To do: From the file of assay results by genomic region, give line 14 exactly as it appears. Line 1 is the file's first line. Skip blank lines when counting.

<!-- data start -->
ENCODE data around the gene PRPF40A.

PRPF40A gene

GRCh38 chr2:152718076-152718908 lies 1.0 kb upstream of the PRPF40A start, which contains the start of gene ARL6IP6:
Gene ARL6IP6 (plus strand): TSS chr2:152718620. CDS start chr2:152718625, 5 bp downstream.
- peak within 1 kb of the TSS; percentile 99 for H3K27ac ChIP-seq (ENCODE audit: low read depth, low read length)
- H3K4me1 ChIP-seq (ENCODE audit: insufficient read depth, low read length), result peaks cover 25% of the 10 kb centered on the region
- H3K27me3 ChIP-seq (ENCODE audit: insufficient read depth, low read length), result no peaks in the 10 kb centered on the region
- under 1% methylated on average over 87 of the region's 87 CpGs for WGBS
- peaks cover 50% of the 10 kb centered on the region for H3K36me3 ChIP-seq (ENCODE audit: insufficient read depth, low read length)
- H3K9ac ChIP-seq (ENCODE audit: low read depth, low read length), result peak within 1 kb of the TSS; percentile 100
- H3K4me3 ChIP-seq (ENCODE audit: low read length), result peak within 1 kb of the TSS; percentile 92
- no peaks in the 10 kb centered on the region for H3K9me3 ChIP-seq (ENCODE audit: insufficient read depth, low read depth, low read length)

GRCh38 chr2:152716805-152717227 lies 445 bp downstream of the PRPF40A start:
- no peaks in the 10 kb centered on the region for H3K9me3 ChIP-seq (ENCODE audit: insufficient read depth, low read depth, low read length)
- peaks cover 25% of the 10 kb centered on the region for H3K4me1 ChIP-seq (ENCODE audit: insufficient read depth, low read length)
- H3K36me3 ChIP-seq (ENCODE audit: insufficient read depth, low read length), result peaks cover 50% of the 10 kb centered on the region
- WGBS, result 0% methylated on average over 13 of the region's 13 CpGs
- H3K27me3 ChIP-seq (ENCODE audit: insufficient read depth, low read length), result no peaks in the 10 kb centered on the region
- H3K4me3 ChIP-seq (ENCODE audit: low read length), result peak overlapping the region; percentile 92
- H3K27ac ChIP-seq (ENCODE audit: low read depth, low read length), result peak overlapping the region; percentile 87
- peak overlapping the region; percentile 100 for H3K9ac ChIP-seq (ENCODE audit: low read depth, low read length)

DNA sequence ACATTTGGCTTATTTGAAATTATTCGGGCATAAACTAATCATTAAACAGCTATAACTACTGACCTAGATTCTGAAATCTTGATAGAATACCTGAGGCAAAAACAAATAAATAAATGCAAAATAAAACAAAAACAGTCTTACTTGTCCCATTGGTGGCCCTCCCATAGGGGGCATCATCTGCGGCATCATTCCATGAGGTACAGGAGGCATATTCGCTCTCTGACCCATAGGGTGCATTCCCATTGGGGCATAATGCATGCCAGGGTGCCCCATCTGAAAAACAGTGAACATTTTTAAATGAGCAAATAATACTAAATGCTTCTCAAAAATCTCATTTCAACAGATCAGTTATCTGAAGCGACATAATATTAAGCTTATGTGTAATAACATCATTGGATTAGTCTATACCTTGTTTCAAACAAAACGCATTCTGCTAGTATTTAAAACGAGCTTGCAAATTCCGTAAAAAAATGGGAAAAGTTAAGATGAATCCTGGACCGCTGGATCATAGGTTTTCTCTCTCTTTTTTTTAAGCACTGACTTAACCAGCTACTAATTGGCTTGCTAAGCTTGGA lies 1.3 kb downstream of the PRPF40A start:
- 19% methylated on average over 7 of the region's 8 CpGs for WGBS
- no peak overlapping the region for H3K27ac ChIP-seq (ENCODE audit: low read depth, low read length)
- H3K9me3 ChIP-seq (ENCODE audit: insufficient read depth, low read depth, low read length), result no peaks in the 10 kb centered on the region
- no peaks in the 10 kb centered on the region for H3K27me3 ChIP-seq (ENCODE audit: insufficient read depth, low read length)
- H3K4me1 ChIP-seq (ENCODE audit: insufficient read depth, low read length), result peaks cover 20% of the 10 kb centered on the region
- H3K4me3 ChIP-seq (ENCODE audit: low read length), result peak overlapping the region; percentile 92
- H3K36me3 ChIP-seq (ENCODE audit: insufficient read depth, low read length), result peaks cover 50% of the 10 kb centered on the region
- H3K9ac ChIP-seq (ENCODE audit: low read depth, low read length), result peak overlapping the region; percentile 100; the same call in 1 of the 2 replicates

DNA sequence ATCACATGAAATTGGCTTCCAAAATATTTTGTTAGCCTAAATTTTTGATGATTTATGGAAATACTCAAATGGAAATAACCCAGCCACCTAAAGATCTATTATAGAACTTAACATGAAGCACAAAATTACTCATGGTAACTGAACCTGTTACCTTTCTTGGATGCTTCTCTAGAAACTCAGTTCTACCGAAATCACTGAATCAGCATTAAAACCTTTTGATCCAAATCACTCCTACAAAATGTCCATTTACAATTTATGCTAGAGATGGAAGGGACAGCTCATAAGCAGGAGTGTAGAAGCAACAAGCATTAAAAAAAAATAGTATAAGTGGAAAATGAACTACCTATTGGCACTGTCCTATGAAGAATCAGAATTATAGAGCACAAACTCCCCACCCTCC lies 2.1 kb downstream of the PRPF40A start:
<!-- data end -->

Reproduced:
- no peaks in the 10 kb centered on the region for H3K9me3 ChIP-seq (ENCODE audit: insufficient read depth, low read depth, low read length)